The real digital revolution hasn’t happened in the nineties. We are experiencing it right now. What we’ve seen in recent years; it was only the beginning. And that’s this year's theme of DLD.
The Internet permeates every corner of our everyday life. And that will put everything in flux. Media, work, medicine, politics and our social activities, privacy, and yes, even our university landscape: every bit and atom of our life will be altered by technology in the next years. Since the mobile revolution, the web is everywhere, embedded in everything surrounding us. Digitality is becoming omnipresent. Just like electricity.
Let’s look at the working environment, for instance. Not only the boundaries between work and private life are dissolving. We have to be / are increasingly flexible. At the same time we are experiencing entirely new modes of cooperation. Some are early in the office. Others work on the road. And we’ll communicate via innovative tools that enable a whole new way of co-working.
Entire career paths will have to reinvent themselves. Cab drivers are becoming dispensable in times of Uber and other services. Hoteliers are challenged by entrants like AirBnB. Generally, it holds true that non-cognitive jobs are increasingly marginalised. Bear the assembly line in mind. The rise of robots has been heralded by many. They can build machines, extinguish fires, write simple text and drive cars. Back in the days, computers and television sets were ruling the international electronics shows – today it’s driverless cars. Along with any new cultural technique, new career paths are born, old ones disappear, new patterns are replacing traditional ones. Without the right reactions, this will result in severe social problems. Thus, it’s urgent urgent to reinvent yourself in times of change.
Do we have to be afraid? Quite the contrary. I am convinced that these developments predominantly yield opportunities. For innovation. But also, for being more human again. After centuries of simulating the mechanic logic of classic capitalism. Those technological developments are presenting us with the gift of time. Elaborated tools are going to support journalists, for instance, to deal with huge data sets. This way, they are gaining time for other things. This is similar in other fields, too. In the future, we will have a lot more time for the stuff that really matters in life. And this will have a positive impact. One of the consequences we are witnessing already is that people all around the world are keen to engage socially. And by that, I do not refer to a slack mouseclick but to specific platforms, which allow to make significant contributions remotely and on location.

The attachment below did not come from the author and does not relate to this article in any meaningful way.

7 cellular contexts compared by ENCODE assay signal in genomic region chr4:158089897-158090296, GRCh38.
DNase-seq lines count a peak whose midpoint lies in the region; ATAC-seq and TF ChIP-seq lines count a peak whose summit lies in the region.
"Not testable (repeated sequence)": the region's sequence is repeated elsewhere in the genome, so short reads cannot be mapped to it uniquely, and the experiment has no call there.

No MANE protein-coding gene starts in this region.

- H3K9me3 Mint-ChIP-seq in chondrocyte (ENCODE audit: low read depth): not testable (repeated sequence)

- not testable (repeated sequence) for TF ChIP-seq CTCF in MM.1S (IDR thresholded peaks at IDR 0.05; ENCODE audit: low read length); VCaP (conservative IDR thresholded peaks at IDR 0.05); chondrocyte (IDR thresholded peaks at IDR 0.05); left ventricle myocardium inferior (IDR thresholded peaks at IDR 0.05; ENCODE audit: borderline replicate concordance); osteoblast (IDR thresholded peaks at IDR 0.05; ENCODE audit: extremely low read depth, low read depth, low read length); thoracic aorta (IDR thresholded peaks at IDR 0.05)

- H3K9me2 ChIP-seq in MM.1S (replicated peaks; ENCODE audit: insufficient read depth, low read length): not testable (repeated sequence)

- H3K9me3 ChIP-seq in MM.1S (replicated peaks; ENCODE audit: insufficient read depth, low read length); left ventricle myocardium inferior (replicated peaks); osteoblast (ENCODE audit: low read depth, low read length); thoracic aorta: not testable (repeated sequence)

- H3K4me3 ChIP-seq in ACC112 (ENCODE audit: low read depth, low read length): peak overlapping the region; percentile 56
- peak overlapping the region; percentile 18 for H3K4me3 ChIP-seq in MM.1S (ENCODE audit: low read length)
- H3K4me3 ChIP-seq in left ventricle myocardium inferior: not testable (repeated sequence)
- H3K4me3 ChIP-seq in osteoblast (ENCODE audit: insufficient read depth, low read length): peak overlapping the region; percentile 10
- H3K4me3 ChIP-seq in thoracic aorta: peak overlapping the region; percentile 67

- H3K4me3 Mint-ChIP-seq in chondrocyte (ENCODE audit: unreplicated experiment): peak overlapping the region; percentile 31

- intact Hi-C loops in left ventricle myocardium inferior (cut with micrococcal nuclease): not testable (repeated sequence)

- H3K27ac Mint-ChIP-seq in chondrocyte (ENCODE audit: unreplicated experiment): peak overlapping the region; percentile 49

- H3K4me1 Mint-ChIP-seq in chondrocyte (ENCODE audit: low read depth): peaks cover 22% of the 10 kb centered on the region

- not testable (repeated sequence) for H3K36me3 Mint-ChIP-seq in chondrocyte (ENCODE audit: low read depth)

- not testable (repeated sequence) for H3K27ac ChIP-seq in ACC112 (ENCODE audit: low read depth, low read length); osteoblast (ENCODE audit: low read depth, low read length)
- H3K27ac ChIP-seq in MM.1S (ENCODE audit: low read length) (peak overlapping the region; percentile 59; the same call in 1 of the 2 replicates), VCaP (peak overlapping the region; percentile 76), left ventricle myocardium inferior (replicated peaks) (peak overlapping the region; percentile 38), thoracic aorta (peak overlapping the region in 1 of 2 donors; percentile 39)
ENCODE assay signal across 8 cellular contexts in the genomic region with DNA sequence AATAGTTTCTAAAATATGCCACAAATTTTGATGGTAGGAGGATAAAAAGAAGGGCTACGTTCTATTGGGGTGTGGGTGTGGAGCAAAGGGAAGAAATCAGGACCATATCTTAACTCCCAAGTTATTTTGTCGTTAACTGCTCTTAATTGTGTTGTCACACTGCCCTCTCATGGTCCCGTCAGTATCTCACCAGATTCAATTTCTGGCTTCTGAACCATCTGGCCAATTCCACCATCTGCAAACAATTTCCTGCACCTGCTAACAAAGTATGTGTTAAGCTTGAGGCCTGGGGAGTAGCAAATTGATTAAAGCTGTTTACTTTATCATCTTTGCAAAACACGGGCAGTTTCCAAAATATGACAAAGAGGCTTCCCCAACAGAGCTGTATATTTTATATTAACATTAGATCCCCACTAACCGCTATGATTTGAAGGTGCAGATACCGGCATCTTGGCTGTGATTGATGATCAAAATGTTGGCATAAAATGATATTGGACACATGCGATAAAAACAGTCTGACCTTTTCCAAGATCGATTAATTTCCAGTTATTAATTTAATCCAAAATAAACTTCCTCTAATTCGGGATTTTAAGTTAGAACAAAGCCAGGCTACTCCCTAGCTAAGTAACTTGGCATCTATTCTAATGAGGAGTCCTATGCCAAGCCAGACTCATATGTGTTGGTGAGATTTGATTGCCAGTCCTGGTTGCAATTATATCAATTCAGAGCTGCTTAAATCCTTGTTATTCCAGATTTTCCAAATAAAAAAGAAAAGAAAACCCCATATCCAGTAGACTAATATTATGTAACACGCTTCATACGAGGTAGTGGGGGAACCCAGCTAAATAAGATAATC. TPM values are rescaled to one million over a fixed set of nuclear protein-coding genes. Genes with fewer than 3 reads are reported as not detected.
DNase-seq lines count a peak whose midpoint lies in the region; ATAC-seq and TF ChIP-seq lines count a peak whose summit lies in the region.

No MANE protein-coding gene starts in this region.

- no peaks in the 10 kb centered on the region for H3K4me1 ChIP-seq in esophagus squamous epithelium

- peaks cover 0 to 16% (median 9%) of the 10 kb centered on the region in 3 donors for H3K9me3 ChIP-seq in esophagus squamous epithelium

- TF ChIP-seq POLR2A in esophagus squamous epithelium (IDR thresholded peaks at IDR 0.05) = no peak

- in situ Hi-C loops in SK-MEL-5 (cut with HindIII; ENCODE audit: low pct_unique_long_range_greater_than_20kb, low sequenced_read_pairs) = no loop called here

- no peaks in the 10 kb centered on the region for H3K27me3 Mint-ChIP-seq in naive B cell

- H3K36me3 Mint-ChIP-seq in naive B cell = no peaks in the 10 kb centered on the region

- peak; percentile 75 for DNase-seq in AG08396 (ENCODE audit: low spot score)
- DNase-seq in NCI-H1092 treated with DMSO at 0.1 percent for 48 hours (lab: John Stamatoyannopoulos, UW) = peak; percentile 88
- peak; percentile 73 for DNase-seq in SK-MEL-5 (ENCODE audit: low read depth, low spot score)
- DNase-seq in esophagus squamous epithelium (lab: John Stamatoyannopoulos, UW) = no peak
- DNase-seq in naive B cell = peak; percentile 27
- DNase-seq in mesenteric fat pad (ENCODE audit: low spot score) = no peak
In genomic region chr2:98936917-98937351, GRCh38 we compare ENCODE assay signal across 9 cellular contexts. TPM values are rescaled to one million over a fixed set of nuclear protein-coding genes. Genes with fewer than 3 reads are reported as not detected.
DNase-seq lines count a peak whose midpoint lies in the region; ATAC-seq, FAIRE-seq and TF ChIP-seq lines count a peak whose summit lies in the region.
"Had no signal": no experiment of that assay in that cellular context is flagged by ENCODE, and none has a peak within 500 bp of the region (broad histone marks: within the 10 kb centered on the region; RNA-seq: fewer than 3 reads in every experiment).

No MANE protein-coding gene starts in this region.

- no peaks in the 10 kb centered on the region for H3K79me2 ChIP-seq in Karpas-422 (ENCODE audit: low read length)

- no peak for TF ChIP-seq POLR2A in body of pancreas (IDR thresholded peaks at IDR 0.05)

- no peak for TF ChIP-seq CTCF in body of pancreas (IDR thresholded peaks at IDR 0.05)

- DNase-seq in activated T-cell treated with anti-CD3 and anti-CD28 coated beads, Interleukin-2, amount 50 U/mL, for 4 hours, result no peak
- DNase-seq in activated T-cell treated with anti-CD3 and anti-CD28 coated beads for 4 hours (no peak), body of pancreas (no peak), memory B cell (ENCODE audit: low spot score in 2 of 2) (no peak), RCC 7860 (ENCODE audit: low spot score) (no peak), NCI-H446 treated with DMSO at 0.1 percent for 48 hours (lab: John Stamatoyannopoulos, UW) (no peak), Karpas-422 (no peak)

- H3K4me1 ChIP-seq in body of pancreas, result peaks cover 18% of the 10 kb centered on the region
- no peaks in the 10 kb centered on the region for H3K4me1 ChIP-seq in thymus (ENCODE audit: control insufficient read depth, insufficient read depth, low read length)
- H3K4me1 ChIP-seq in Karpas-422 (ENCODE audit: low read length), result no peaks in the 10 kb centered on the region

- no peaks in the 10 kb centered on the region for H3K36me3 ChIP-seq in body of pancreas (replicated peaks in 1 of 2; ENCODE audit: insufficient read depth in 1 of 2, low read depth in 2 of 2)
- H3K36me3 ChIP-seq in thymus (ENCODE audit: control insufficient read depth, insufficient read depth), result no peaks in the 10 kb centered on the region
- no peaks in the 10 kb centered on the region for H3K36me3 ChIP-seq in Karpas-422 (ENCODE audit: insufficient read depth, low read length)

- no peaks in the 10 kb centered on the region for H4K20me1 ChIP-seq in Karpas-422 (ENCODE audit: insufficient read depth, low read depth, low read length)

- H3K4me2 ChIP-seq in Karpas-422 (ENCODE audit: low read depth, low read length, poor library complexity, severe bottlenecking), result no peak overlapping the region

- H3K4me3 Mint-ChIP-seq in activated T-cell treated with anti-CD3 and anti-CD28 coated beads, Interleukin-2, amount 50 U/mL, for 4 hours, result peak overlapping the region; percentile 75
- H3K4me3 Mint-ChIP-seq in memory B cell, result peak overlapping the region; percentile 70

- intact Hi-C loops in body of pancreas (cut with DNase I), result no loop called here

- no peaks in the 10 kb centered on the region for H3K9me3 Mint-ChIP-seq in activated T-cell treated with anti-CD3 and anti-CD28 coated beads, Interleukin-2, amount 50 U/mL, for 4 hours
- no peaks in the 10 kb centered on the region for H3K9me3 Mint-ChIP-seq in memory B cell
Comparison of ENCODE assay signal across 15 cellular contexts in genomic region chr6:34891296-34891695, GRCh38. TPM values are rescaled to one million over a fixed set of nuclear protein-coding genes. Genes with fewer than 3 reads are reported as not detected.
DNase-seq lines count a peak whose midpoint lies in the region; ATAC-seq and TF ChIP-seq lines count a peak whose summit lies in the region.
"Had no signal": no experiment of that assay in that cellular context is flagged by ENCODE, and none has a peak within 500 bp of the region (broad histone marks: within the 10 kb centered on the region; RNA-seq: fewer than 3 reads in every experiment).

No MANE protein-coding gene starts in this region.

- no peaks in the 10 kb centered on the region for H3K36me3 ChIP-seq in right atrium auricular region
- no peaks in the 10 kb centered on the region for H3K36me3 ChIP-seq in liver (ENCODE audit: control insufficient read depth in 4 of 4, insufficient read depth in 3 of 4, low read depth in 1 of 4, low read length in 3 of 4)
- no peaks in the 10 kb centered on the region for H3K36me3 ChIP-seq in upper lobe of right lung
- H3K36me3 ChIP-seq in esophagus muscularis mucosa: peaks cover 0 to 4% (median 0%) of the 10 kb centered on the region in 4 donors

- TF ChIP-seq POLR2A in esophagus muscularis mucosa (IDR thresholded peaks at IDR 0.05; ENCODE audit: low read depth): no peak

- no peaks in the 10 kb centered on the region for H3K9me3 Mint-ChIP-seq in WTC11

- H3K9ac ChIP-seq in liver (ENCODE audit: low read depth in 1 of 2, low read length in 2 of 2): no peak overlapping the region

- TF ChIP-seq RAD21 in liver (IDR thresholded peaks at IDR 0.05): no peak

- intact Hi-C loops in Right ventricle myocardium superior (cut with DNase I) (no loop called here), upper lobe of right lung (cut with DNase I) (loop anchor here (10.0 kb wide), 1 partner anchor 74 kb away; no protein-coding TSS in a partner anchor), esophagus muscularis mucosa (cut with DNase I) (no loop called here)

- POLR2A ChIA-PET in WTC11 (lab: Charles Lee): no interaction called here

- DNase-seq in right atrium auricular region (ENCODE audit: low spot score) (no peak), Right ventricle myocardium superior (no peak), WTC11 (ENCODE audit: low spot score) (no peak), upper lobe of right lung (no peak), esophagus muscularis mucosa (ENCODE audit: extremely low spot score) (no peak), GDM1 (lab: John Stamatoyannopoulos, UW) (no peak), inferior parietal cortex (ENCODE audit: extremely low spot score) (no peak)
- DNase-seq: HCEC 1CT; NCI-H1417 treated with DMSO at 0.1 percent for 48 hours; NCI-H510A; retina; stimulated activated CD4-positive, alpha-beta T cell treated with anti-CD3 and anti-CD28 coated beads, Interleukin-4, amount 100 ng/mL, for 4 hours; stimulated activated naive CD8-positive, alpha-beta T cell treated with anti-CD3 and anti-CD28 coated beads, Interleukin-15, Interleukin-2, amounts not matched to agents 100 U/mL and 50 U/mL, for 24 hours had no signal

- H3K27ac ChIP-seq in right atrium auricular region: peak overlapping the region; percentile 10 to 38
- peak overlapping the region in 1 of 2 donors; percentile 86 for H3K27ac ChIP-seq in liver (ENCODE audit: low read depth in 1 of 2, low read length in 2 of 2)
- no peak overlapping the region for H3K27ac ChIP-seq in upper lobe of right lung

Nonetheless, a lot of people are frightened by this change. Also because media is stoking fear – especially in Germany. One reason is that they are in flux themselves. But we have to recognise that we CANNOT stop it. Instead, we have to design this revolution. Before it molds us. Therefore, we have to reclaim a few qualities, which once made Germany to be an important location of technology. We have to be more curious about everything technological, more courageous and – most of all – more passionate.
A lot of people in Germany perceive everything digital as the necessary evil. At least that’s my impression. But the connected world will help us all. Transmitting drones will soon deliver Internet access to the darkest corners of the poorest countries. DLDsters like Sebastian Thrun or Shai Reshef are facilitating excellent education for millions of people with online universities, who had no chance whatsoever to study at a top-notch university.
The developments in medicine are fascinating me the most. Think of the groundbreaking diagnostic imaging systems or the potential of personalised medicine, accelerated by the genetic engineering. It’s within healthcare, where algorithms are showing full strength – and save lives. For instance, computer analyze the data of preterm infants in the United States. As they can collect the information of thousands of babies, they can discover emerging patterns of sprouting diseases and complications - and warn doctors, before problems have gotten severe.
All these examples highlight the enormous potential that new technologies are offering us. We should talk a lot more about THAT. And with all skepticism: my glass is not half empty. It’s half full. At least! There’s a lot we don’t know yet. We have to learn how to learn it. IT’S ONLY THE BEGINNING!